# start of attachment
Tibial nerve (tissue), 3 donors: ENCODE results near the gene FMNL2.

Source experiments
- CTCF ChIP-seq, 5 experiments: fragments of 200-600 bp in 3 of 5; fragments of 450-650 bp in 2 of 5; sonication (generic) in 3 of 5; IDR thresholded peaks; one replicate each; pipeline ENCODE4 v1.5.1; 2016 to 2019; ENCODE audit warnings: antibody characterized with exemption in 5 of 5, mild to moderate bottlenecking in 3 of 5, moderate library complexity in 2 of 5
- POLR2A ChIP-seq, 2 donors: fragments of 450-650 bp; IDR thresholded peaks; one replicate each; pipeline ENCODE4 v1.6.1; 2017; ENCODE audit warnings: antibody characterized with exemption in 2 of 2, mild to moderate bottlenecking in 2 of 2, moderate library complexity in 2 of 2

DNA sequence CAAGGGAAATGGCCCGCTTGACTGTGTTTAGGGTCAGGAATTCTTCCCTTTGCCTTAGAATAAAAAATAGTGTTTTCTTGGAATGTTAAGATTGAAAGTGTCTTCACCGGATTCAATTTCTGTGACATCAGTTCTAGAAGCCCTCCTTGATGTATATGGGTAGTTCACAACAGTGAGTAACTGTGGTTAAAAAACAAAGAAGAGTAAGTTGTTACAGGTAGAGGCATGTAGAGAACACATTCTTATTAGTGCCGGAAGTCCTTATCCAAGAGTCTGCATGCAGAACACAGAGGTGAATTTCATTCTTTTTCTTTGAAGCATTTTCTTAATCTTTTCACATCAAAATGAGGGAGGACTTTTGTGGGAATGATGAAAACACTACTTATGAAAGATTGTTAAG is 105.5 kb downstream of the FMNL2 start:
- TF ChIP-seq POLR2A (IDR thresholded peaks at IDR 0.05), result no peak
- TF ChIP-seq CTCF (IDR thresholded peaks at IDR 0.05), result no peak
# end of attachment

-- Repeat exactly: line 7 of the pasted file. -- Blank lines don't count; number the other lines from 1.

- TF ChIP-seq CTCF (IDR thresholded peaks at IDR 0.05), result no peak